In discussing light and air, the size and arrangement of rooms and general appearance of the apartment house, we must consider the architectural necessities and methods of apartment house construction. In planning an apartment house, the Tenement House Department imposes certain requirements as to the size of the yards, courts, etc. The sizes of these latter vary according to the size of the building, being larger for the higher buildings than they are for the lower ones.

In planning an apartment house, both architect and builder are restricted by the requirements of the Tenement House Law, and also in a measure by the Building Code. The arrangement of apartment houses has often been criticised when it was impossible for the architect to plan the house differently, owing to restrictions imposed by law. One of the most common faults found in the matter of arrangement of rooms is having to pass all bedrooms before one can reach the living rooms. It is obvious that where the elevator or stairs are in the middle of the house, and with the main entrance doors to each apartment opening by necessity on the public hall, a long private hall must be used so as to reach all the rooms in each apartment. In the past it has been considered most desirable to place the living rooms, parlor and dining room on the street and put the less important rooms, such as the kitchen, bedrooms, etc., on the interior space lighted by courts and shafts. Until recently this was practically the universal way of arranging an apartment house built on an interior lot, or of the apartments on the interior parts of a corner lot. During the past few years, however, the idea of having the living rooms arranged as they should be, directly at the entrance, has come more into vogue, and a number of apartment houses have been built with the parlors and other living rooms on the courts and the sleeping rooms at the farther end of the hall facing on the street. This innovation has proved most successful and its adoption is recommended by some of the best architects and builders. It has met with marked approval from the tenants, who prefer this proper and logical arrangement of the rooms in their apartments, particularly as their bedrooms receive the benefit of the light and air from the street, whereas their living rooms, which are used more in the evening than in daytime, can be artificially lighted and are not objectionable when so situated.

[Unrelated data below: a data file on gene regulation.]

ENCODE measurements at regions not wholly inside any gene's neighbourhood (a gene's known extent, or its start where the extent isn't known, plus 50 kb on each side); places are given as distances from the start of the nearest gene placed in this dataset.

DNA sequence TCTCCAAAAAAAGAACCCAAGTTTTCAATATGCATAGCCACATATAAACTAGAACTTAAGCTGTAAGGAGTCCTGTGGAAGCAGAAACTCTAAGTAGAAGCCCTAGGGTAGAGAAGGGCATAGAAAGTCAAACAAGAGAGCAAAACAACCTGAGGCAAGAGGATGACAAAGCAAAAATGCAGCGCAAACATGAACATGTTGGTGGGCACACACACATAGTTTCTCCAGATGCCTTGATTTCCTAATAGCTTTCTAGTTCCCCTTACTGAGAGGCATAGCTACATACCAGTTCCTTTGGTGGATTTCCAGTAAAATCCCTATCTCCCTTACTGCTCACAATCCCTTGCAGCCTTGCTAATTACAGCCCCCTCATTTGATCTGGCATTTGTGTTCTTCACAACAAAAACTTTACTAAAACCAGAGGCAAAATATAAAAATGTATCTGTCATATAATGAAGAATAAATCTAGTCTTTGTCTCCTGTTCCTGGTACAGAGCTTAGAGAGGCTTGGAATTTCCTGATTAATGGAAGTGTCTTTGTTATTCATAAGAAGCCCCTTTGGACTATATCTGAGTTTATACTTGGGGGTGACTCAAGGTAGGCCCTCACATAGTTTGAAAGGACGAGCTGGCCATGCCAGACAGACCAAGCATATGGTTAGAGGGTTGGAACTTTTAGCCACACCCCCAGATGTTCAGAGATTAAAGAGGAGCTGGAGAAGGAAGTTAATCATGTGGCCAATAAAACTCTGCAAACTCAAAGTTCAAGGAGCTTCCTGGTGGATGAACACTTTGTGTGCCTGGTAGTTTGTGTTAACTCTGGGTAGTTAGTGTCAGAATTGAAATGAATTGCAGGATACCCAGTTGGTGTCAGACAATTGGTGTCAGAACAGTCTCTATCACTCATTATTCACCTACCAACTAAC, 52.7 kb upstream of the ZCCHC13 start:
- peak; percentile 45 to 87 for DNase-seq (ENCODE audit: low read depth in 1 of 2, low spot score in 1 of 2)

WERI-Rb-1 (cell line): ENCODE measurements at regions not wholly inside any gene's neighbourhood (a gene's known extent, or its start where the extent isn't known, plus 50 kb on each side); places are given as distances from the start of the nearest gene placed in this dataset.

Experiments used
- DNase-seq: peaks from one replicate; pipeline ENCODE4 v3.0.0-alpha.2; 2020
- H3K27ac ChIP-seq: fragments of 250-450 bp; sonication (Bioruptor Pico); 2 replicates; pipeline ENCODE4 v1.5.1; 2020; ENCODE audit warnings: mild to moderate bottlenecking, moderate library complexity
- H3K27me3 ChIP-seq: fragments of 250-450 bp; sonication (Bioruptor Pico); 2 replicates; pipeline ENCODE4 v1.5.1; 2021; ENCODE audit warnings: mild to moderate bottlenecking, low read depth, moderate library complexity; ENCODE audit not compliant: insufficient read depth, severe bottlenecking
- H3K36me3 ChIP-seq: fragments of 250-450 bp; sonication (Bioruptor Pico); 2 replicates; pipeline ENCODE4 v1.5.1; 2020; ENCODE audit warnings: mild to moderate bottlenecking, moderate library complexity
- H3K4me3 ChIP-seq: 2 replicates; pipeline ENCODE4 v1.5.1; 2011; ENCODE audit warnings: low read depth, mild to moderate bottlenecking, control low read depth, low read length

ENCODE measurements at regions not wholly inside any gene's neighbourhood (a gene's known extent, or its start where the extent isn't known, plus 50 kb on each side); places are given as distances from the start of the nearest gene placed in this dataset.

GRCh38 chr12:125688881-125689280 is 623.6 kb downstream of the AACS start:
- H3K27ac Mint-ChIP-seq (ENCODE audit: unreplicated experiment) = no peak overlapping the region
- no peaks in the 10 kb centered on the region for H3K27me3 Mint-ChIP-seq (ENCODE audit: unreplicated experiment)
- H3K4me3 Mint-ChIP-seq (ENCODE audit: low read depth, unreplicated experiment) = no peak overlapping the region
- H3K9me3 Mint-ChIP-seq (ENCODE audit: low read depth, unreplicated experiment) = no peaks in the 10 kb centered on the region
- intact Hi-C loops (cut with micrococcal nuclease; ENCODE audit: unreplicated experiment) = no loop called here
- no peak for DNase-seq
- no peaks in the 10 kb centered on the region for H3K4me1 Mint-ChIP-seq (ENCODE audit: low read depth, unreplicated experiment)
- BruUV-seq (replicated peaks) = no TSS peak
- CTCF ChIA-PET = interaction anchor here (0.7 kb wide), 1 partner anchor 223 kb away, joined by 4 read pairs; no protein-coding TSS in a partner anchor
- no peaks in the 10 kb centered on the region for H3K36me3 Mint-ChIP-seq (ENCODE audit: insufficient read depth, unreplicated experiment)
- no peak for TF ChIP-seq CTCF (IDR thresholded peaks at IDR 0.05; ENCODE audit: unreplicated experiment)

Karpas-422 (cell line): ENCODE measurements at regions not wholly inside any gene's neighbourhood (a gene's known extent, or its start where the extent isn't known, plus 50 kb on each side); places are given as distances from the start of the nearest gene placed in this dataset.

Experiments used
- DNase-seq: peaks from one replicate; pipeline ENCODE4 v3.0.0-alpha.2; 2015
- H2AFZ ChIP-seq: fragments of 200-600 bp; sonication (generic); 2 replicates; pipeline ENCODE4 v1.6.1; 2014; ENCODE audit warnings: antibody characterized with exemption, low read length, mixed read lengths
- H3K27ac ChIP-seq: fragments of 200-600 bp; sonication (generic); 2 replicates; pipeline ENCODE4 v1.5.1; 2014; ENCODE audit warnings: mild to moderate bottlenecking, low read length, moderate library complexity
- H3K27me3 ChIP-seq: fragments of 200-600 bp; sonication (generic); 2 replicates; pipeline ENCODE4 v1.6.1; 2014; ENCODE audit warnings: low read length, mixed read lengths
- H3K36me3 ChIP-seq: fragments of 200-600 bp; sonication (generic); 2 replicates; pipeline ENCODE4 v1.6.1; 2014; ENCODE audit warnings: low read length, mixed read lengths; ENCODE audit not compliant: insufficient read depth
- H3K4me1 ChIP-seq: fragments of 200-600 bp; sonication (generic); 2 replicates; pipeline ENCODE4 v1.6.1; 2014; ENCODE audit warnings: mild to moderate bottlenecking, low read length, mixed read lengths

In fixing the size of a room, the architect is governed entirely by the desires of the builder. The size of a room is purely an economic question. If a builder constructs an apartment house arranged on a plot of four lots of ground with only twenty rooms on a floor, he will have to obtain for these twenty rooms as much rent as he could get if he were to arrange for thirty rooms in the same area. Those who desire large rooms are therefore obliged to pay for them. A proper criticism can be made, however, that up to a short time ago only a few apartment houses were built of proper size for those who were willing to pay for them. The same criticism may be made as to the number of maids' rooms and the size of the kitchens in many of our finer apartment houses, where tenants find their apartment woefully lacking in adequate provision in these regards. The number of bathrooms that should be installed in an apartment house of high class is also a matter much discussed, and the desire for a number of bathrooms in apartments whose rooms are large in size and number is constantly increasing. There have been several apartment houses built lately where a ten-room apartment has been provided with four baths.

In the arranging of the rooms of apartment houses, wall space must be considered, also the way a door should be placed, and how it should be swung. Ample closet room should be supplied. No closet should be less than twenty-two inches in depth, actual finished measurement, which size will admit of hanging clothes on hangers. One or two deeper closets are particularly desirable.

The placing of windows in rooms must also be considered both from the interior effect upon the wall space and from the exterior effect upon the facade. The use of bay windows is desirable, but is prohibited by law, as an encroachment upon the street or upon the courts.

The arranging of plumbing fixtures must also be considered both from the standpoint of economy in building and in their proper position for practical use. In tenement houses, the kitchen is practically the dining room, and this room should be made a large room in preference to the so-called parlor, which is often used for a sleeping room.

The exterior design of an apartment house will materially affect its income either favorably or unfavorably, according to its attractiveness or the opposite. The architect is often obliged to restrain his artistic desires by the instruction of the builder to keep the cost of construction down, but neither a short-sighted policy of too cheap and unattractive a front should be adopted, nor the equally poor one of a very expensive facade, or entrance, which, however attractive, will not have its extreme cost compensated for by its additional power to attract tenants.

To sum up, the architect is, in a large measure, subservient, first to the desires of the builder, and secondly to the size and shape of the plot on which the apartment house is to be erected. Some plots lend themselves readily to an excellent arrangement of the rooms without much difficulty, while others present such problems as to make it almost impossible to obtain a satisfactory arrangement. When all things are considered, the art of planning an apartment house has improved materially, and, while there is great room for further advance, some of the buildings constructed within the past few years have been remarkably successful, due to the excellent way they have been planned and arranged.